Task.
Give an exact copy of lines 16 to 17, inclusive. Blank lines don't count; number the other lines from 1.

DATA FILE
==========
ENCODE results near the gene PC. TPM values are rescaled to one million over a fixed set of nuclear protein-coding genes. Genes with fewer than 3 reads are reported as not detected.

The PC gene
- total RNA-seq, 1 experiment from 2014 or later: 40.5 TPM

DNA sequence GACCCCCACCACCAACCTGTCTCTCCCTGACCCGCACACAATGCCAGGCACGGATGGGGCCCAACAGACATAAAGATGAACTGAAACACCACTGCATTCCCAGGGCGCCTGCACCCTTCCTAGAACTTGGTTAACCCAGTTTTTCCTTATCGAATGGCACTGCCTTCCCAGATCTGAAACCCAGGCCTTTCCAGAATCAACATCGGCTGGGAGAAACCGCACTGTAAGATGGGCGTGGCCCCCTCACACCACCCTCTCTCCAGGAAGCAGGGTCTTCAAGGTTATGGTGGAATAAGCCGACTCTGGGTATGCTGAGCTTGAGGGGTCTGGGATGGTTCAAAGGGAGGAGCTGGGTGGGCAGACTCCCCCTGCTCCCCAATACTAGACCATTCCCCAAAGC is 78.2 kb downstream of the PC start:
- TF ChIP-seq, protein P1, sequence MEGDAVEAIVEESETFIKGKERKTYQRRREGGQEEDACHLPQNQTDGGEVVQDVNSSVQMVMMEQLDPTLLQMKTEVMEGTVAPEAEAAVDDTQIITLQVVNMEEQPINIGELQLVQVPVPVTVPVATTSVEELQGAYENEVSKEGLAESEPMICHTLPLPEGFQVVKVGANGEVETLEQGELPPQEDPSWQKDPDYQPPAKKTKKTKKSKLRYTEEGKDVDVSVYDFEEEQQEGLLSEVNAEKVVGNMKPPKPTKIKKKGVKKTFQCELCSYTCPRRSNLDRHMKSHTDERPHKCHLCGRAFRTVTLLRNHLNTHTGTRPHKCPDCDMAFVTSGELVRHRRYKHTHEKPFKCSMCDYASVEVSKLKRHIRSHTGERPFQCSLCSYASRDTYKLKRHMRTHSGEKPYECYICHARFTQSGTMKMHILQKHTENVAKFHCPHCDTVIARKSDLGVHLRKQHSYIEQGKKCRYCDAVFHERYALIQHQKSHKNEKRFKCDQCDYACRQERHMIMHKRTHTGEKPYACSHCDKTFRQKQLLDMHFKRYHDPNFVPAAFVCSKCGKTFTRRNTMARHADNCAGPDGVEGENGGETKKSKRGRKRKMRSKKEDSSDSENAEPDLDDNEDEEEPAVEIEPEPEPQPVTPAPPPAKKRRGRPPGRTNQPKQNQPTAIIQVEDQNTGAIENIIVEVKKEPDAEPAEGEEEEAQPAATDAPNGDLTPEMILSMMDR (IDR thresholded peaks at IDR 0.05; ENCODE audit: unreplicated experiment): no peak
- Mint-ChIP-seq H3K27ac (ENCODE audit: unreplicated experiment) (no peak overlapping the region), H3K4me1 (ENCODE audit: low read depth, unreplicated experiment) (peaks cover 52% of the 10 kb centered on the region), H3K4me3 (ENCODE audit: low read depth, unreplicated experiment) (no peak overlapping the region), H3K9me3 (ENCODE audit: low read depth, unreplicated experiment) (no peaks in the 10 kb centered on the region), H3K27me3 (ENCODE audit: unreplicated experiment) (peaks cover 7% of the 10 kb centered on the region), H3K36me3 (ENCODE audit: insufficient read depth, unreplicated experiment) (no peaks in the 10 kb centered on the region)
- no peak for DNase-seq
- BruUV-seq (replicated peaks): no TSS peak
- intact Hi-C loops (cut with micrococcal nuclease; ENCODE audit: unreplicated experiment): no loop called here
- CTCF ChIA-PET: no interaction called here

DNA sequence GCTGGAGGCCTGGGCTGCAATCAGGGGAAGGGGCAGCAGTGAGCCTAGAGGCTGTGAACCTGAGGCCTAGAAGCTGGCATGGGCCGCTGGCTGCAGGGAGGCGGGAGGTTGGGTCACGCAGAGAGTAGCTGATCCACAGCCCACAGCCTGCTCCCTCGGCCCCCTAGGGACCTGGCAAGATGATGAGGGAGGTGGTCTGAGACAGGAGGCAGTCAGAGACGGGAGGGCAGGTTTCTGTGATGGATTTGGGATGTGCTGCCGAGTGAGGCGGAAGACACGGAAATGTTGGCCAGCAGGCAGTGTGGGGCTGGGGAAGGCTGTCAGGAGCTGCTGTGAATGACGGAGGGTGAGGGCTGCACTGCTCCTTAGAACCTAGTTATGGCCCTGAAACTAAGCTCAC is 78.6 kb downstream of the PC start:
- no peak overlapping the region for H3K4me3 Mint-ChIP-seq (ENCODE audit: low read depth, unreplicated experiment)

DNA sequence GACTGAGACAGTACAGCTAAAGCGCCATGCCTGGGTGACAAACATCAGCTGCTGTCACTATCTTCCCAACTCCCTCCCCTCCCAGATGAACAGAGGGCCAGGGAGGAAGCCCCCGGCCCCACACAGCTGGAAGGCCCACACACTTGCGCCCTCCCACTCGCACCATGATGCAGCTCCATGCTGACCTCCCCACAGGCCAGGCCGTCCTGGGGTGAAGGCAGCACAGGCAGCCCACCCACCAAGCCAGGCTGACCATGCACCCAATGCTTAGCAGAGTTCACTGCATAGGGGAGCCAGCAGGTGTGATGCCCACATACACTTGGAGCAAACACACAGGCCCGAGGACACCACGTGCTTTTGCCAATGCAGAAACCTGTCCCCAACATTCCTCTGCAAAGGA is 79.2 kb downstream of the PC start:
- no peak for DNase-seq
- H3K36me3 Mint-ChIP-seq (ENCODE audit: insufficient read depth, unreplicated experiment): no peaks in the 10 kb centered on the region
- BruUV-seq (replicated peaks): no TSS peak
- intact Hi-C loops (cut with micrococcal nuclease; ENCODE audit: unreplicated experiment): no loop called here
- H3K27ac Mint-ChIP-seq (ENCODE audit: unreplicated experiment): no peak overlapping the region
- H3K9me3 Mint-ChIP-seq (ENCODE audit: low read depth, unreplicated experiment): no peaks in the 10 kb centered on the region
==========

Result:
- BruUV-seq (replicated peaks): no TSS peak
- intact Hi-C loops (cut with micrococcal nuclease; ENCODE audit: unreplicated experiment): no loop called here